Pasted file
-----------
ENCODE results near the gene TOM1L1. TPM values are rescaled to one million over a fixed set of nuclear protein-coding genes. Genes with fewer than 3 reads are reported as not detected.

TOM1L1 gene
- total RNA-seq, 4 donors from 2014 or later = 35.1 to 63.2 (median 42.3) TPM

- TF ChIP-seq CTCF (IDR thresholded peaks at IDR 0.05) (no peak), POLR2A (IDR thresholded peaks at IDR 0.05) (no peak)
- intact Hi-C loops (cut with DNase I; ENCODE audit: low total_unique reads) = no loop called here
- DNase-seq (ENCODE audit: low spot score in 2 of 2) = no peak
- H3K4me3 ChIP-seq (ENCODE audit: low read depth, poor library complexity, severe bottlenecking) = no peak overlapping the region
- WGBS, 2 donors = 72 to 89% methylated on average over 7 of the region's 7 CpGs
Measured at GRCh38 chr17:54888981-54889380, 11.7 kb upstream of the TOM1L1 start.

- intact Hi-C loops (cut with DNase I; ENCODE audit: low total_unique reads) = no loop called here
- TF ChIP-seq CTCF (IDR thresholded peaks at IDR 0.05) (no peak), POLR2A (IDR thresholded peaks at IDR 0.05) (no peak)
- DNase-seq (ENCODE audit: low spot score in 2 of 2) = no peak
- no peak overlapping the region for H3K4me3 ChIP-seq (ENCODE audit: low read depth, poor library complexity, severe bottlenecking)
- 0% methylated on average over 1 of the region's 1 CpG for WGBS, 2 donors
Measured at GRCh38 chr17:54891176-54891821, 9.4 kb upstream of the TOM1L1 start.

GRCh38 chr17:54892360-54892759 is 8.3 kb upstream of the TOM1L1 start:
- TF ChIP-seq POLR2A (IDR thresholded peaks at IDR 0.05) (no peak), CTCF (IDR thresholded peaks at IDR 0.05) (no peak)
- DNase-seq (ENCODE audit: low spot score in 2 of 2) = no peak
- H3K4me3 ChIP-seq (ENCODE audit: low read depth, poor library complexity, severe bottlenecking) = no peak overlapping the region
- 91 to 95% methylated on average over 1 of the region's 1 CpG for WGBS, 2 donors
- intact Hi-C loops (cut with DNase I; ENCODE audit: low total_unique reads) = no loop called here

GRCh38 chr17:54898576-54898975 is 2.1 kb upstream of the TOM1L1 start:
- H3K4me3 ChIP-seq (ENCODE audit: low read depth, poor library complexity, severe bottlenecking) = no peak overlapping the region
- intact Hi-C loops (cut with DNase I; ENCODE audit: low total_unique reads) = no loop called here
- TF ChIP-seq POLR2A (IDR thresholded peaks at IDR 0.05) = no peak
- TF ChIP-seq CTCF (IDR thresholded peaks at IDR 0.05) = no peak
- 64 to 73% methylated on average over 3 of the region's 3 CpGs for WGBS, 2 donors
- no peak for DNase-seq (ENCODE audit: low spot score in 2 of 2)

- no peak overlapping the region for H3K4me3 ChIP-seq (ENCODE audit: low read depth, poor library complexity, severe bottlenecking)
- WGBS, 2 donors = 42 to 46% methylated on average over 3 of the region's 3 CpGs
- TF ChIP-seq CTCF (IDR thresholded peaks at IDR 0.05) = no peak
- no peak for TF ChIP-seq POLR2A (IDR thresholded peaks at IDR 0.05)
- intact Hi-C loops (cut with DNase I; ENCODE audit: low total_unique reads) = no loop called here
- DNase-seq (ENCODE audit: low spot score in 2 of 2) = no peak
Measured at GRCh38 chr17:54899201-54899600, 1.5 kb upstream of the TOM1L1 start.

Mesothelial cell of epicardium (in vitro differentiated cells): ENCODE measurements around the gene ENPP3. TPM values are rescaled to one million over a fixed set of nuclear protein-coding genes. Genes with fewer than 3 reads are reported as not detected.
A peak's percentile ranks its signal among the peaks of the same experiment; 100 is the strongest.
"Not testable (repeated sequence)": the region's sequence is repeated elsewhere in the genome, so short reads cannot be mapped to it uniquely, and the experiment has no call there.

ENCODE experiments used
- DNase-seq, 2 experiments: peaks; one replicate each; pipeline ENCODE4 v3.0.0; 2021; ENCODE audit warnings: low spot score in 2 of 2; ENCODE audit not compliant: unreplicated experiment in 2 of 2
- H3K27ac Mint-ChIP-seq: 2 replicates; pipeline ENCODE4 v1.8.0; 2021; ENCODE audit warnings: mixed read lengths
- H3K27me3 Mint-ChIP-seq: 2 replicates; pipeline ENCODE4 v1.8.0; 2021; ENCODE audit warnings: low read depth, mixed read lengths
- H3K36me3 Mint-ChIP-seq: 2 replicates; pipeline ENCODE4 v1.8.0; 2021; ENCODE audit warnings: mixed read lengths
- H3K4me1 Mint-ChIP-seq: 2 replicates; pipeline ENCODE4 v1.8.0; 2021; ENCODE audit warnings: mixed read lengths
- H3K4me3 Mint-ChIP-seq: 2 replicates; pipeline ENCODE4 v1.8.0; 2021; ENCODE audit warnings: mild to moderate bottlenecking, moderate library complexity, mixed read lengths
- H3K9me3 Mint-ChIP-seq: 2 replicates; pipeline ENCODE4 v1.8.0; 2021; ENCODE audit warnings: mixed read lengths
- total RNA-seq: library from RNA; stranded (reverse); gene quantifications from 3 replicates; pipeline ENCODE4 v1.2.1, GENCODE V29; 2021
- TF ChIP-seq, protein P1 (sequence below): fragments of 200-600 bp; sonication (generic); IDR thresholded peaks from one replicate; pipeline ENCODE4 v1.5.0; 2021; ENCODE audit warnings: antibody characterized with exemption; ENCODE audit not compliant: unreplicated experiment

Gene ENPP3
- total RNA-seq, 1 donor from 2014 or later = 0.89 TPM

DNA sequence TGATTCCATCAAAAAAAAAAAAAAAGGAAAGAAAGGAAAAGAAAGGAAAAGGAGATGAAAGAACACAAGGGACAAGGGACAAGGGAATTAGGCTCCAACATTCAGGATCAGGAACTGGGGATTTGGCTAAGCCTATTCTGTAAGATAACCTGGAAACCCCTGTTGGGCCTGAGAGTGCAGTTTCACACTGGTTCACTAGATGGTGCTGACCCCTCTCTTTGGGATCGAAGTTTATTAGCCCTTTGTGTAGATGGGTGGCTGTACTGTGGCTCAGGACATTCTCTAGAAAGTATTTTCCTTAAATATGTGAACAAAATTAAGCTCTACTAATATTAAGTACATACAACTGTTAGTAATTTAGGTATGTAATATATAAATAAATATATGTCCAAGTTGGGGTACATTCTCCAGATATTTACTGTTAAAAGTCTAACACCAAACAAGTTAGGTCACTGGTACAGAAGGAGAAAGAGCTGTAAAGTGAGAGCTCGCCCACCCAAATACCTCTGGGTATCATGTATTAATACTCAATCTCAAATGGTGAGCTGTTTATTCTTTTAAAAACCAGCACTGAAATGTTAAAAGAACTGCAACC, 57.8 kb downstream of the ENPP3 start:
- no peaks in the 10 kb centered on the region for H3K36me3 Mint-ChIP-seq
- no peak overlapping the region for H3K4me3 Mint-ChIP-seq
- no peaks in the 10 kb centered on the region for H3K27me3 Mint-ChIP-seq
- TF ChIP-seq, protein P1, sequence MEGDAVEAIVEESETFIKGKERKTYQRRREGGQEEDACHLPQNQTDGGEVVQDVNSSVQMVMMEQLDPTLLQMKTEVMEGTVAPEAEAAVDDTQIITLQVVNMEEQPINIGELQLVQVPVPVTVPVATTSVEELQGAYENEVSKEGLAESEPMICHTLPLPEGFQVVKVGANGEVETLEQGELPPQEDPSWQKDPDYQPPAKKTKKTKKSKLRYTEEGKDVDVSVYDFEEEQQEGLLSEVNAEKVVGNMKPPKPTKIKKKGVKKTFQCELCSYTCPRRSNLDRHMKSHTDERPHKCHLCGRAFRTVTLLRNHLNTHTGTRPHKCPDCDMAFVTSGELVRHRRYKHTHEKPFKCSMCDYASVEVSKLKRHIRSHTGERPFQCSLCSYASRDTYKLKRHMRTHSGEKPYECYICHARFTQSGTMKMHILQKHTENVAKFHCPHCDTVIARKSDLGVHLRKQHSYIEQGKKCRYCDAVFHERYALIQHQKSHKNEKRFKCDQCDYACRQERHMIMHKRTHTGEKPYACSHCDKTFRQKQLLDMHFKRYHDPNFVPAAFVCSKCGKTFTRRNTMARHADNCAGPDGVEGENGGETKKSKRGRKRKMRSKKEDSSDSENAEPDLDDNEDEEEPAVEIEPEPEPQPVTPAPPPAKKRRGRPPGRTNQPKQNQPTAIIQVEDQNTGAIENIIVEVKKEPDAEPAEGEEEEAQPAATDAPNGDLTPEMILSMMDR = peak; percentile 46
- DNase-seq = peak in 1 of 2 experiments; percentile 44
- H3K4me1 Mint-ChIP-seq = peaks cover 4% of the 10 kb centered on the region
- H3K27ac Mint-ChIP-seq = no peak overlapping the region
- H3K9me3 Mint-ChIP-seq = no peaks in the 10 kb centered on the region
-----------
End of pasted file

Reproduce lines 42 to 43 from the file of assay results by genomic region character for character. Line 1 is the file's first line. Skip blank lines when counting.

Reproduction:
- H3K27me3 Mint-ChIP-seq: 2 replicates; pipeline ENCODE4 v1.8.0; 2021; ENCODE audit warnings: low read depth, mixed read lengths
- H3K36me3 Mint-ChIP-seq: 2 replicates; pipeline ENCODE4 v1.8.0; 2021; ENCODE audit warnings: mixed read lengths